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Sunday, March 10, 2019

Finding Paradise: In this world or the next


(Lenten Musings gives opportunity for Christians to reflect on basic understandings about how our Faith evolved.)

Joyce Sasse, Lenten Musings - From earliest of times, the Hebrew people looked back expectantly to see who would re-open the gates to the Garden of Eden. Their paradise garden was almost within reach. Their stories and songs were filled with images of one day re-entering the place of safety and abundance.

This expectation focused on a messiah-like person. Finally one did come who talked about fulfilling old promises, being baptised into a new realm of love, offering hope and healing to those in despair.

The paradise garden in Christian scripture is connected with Easter. When the despairing followers of Jesus went to the Garden Tomb to ask “Where is (his body)?”, the reply was “Why seek ye the living among the dead? He is not here!”

Was it He who opened the gate to Paradise for-ever-after? When the faith-filled gathered to worship and share fellowship, they surrounded themselves with images of The Garden – in the form of refreshment through water, flowers and greenery, sharing food and companionship and giving thank offerings that showed their respect.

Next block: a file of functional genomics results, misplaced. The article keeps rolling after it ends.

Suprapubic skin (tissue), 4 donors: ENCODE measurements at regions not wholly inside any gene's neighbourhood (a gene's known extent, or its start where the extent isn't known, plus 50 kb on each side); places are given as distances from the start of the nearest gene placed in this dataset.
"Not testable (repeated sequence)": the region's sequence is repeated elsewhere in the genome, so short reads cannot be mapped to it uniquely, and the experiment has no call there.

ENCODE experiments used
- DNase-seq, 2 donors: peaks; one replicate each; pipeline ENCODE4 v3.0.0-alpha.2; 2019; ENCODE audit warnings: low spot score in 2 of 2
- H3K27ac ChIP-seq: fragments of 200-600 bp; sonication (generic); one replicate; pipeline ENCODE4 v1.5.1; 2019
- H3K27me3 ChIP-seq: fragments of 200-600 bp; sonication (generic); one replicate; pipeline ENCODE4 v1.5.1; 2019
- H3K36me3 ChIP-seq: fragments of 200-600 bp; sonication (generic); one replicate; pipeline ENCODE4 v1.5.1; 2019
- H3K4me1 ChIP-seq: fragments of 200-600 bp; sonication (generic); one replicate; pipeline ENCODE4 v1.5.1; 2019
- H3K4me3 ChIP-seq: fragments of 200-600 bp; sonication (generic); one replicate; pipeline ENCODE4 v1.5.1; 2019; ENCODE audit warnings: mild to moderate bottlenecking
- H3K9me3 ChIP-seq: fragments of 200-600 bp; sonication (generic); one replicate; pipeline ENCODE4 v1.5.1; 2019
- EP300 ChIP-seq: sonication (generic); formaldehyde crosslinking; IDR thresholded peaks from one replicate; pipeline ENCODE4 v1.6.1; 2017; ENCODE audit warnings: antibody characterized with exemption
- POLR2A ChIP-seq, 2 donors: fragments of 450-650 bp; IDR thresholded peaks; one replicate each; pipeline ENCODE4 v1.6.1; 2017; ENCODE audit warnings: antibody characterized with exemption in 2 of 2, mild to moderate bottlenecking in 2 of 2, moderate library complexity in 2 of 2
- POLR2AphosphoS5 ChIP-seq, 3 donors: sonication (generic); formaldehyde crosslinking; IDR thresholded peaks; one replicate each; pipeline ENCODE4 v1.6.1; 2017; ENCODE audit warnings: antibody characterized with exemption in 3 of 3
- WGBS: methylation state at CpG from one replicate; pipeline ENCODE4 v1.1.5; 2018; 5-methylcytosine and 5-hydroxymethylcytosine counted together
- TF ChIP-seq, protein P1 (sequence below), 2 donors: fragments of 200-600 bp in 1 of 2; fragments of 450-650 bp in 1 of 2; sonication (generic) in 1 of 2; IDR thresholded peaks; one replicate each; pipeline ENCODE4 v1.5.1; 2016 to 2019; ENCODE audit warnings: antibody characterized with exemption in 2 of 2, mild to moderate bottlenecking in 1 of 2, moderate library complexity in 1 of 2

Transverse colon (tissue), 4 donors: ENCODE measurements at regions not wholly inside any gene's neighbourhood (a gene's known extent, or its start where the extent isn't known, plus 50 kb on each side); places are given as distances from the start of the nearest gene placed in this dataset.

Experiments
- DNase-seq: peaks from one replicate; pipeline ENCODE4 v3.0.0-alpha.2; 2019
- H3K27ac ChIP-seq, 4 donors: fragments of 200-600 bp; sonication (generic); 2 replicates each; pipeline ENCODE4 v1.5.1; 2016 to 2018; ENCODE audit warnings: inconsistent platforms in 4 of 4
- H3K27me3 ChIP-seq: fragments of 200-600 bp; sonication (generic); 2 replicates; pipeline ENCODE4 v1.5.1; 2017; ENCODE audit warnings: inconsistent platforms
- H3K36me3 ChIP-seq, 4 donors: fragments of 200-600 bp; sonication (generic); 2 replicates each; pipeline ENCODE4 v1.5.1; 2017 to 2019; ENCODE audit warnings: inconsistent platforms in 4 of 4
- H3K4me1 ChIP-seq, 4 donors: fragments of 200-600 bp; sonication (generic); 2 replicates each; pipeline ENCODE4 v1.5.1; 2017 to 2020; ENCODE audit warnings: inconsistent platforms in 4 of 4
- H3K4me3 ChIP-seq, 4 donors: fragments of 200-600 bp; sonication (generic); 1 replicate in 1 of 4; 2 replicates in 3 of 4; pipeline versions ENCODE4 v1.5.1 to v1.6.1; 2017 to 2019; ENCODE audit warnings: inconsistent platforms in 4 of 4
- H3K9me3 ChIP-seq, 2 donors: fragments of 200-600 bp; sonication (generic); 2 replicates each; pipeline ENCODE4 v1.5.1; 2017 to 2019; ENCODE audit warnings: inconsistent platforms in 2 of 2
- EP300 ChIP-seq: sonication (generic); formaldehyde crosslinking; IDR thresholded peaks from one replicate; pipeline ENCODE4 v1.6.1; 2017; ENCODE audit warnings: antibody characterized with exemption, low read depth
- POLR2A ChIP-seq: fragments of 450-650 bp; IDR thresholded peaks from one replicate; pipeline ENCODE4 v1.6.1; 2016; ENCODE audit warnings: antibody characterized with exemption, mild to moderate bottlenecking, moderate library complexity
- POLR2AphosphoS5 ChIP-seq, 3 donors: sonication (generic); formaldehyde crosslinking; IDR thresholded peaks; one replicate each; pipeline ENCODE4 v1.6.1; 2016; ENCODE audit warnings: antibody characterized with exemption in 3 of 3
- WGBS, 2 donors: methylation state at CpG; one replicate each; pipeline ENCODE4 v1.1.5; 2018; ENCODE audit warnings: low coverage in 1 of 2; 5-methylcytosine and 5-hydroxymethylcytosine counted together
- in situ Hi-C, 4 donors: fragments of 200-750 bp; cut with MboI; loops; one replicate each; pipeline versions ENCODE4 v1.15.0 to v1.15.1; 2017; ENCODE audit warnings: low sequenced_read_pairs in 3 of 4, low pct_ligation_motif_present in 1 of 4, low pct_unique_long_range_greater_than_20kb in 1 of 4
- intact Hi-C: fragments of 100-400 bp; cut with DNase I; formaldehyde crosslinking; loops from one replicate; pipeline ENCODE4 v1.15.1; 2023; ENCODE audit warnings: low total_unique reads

Theological Professors Rita Brock and Rebecca Parker tell about their travels through the Ancient Middle Ease in their book “Saving Paradise”. Their research quest was to try to understand some of the beliefs and practises of Christian followers in the first one thousand years after Jesus’ death.

They studied the art found in the tombs and churches of the time (including many churches now converted to mosques). What they saw depicted on the walls and ceilings were garden-related images: lush trees and flowers, waterways teeming with fish, a cosmos of stars and clouds of witnesses. When the Muslim worshippers moved into the former churches, they did little to change the old décor – for they, too, were a desert people who found kinship with paradise gardens.

What Brock and Parker didn’t find was also of interest. They didn’t find any crosses, nor any references to the death of Christ. They heard the echo “Why look for the living among the dead?” Their conclusion was “the possibility that Christians did not focus on the death of Jesus for a thousand years…”

For them “this world (was) permeated and blessed by the Spirit of God”. Baptism in the Spirit meant that believers were now welcomed into paradise, which included the entire cosmos … and all “the departed saints rested from their earthly labours and returned to visit those who loved them.”

To this day a closer look at art within Orthodox Christianity might better help us understand what that first millennium was like for Christian believers. How and when did the Western Church become so wrapped up with suffering, passion crucifixion and death stories – so much a part of our traditional Lenten practises? (the story will continue)

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